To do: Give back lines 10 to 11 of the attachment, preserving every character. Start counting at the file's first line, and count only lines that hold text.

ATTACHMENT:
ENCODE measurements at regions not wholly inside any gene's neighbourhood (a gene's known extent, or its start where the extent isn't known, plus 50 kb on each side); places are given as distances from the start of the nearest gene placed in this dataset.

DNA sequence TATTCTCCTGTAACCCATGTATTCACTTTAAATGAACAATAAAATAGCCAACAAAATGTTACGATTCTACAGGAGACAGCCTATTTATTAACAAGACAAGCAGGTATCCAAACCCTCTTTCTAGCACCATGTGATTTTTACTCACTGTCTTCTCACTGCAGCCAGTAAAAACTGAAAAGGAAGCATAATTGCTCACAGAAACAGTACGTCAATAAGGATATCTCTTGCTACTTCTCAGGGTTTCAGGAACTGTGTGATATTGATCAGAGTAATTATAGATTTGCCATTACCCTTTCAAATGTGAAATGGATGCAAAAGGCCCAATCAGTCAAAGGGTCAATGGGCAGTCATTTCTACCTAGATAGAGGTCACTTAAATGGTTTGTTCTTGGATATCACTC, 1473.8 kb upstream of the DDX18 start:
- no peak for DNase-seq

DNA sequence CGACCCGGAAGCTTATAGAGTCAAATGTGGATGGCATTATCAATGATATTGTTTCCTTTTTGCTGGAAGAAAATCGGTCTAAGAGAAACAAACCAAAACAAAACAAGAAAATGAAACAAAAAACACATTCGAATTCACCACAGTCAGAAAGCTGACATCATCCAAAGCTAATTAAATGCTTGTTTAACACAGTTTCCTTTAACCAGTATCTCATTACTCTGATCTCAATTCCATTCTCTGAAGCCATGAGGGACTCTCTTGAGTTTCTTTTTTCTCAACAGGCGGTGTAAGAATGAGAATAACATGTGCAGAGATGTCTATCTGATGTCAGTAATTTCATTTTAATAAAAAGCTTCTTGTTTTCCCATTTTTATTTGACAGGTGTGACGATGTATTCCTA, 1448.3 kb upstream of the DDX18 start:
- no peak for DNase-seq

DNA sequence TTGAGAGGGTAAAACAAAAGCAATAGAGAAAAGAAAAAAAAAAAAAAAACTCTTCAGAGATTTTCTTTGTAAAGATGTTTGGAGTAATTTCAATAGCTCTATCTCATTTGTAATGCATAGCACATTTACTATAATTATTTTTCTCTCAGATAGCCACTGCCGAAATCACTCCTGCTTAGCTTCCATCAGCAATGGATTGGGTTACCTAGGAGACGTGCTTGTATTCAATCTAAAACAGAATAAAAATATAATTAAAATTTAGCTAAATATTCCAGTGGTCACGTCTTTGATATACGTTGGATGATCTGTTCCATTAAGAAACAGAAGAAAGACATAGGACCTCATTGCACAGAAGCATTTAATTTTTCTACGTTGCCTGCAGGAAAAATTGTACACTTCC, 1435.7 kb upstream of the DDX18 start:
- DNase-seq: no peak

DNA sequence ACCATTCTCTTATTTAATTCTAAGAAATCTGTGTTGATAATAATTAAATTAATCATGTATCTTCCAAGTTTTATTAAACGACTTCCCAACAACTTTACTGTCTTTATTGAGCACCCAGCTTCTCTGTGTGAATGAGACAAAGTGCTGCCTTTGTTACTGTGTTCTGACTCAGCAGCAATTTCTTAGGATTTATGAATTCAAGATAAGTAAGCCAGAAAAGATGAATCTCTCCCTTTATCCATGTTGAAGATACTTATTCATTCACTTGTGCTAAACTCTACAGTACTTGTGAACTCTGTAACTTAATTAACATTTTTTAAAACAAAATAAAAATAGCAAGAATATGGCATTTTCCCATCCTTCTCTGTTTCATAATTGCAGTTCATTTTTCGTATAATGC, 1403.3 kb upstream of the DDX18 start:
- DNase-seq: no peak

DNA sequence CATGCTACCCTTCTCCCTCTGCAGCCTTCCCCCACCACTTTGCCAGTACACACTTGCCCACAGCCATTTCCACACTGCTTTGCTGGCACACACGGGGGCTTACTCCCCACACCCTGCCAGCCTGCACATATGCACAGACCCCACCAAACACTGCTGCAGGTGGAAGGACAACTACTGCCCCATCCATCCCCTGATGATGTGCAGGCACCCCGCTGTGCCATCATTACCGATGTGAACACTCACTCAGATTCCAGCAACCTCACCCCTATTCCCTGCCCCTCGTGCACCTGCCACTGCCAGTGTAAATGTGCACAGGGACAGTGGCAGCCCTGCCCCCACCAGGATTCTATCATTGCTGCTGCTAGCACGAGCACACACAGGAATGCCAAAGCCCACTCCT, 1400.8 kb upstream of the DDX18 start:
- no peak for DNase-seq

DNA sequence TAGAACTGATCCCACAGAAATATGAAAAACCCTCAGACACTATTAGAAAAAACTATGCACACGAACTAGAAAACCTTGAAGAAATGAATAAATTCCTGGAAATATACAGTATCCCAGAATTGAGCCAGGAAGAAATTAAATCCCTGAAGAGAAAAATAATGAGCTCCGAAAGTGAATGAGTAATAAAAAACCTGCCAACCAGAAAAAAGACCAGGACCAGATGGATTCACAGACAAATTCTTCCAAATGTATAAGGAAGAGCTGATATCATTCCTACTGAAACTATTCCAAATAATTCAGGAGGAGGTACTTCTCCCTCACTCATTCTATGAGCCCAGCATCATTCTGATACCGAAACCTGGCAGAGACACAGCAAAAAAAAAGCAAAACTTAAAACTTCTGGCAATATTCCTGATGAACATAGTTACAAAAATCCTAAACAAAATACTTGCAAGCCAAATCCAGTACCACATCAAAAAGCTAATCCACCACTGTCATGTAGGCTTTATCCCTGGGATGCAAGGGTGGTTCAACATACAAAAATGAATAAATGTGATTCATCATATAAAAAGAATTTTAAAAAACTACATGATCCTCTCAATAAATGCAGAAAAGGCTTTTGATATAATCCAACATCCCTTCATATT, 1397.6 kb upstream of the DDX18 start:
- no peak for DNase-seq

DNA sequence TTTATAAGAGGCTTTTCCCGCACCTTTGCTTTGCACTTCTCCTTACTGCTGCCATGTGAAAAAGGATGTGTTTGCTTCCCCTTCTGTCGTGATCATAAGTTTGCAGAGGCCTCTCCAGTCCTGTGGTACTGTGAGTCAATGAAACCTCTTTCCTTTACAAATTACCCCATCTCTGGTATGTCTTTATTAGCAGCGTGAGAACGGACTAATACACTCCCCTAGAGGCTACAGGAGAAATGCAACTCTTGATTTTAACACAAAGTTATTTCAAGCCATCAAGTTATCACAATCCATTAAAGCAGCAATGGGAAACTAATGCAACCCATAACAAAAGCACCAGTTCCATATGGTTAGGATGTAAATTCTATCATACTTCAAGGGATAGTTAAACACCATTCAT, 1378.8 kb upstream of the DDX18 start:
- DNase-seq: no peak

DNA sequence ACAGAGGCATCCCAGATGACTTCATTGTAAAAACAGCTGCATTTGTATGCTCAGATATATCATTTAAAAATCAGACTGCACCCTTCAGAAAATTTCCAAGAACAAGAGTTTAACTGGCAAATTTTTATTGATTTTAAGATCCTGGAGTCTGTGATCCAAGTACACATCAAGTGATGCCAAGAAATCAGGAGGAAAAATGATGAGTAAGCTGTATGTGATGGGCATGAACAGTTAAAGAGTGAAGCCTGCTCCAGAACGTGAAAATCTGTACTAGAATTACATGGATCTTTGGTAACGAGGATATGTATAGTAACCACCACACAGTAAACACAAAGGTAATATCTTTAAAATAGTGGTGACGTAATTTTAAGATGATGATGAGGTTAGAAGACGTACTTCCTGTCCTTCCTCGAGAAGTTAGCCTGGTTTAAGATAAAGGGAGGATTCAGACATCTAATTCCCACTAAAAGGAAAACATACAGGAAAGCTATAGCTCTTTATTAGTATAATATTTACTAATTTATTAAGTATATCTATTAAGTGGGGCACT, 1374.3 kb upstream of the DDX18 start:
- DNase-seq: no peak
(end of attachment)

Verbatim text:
DNA sequence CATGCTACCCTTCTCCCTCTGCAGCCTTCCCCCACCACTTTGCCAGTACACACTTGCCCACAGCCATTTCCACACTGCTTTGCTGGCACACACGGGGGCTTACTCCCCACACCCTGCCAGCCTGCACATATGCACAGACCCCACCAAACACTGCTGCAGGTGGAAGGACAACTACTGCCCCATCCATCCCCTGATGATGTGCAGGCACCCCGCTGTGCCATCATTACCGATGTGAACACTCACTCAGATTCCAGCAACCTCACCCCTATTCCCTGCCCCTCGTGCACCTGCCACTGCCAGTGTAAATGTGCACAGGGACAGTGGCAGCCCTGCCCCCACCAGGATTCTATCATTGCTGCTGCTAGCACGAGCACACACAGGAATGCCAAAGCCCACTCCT, 1400.8 kb upstream of the DDX18 start:
- no peak for DNase-seq